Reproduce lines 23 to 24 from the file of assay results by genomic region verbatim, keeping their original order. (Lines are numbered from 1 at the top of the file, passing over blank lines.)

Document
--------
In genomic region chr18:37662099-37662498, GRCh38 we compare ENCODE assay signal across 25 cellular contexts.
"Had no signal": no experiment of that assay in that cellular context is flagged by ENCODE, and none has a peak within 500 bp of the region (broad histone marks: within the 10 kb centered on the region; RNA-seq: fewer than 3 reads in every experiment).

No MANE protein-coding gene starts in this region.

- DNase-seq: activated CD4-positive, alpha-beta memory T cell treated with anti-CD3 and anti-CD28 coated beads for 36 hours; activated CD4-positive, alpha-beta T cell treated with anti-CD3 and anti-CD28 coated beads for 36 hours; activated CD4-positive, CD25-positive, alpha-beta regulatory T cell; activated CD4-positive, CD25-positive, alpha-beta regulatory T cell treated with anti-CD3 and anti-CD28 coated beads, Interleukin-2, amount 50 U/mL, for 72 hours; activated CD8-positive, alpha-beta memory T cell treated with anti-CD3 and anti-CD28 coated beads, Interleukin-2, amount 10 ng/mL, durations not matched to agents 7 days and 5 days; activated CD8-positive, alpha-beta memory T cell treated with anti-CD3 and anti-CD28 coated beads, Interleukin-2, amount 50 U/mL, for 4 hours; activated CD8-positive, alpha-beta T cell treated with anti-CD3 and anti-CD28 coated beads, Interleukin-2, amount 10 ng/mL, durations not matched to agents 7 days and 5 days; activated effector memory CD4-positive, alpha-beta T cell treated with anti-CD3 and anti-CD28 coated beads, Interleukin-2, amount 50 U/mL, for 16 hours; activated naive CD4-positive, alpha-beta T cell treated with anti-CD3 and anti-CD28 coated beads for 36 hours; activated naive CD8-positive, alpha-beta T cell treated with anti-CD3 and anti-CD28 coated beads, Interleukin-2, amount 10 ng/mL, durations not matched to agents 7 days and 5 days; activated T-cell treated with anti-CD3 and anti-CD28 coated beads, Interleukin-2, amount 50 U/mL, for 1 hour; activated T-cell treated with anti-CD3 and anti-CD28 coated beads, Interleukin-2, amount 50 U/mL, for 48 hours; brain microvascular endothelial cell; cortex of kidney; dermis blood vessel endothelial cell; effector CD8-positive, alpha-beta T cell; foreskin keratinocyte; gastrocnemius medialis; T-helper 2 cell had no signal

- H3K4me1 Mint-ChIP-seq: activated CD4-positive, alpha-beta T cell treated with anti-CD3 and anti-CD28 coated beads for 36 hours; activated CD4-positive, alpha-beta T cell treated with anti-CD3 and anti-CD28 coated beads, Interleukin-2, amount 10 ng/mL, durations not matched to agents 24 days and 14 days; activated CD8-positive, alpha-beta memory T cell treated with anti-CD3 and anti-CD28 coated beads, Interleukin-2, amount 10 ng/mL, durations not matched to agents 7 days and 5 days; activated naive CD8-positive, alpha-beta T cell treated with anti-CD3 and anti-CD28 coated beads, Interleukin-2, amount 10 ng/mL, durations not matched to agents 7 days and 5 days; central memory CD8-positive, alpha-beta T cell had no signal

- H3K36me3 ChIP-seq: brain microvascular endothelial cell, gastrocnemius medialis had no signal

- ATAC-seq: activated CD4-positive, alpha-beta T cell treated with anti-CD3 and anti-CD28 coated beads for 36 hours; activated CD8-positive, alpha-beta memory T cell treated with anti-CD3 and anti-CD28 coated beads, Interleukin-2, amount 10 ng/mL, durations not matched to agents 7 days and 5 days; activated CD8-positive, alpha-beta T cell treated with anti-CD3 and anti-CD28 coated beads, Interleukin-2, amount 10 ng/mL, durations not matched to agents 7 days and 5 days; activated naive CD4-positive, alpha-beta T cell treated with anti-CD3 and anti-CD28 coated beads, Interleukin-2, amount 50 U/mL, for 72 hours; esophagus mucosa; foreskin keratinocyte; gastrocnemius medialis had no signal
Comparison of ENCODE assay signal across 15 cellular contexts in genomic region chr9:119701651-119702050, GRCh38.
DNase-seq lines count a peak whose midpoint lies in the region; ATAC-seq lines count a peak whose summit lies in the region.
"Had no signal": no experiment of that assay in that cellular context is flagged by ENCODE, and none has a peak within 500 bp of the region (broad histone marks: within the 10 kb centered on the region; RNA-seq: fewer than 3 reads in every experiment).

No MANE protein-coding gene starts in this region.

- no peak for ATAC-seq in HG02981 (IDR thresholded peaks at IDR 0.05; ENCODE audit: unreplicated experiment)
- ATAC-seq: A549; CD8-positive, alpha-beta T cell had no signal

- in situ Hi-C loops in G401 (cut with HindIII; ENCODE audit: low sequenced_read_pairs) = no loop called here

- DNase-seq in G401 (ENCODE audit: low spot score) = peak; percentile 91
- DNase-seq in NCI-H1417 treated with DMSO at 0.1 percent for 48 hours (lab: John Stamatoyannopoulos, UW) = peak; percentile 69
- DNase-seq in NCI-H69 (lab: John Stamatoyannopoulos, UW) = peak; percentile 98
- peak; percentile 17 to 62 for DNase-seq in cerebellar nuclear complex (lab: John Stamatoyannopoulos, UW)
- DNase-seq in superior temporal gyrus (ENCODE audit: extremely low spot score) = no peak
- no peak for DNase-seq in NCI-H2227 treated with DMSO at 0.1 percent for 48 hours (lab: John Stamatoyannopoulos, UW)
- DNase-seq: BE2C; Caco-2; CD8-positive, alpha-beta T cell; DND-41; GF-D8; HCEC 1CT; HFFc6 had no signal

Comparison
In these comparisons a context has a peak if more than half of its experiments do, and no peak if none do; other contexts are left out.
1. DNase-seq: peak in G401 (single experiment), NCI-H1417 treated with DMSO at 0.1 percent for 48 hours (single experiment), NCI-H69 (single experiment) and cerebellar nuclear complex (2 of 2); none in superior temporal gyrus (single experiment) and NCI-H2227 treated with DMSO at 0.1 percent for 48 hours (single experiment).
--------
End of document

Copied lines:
In these comparisons a context has a peak if more than half of its experiments do, and no peak if none do; other contexts are left out.
1. DNase-seq: peak in G401 (single experiment), NCI-H1417 treated with DMSO at 0.1 percent for 48 hours (single experiment), NCI-H69 (single experiment) and cerebellar nuclear complex (2 of 2); none in superior temporal gyrus (single experiment) and NCI-H2227 treated with DMSO at 0.1 percent for 48 hours (single experiment).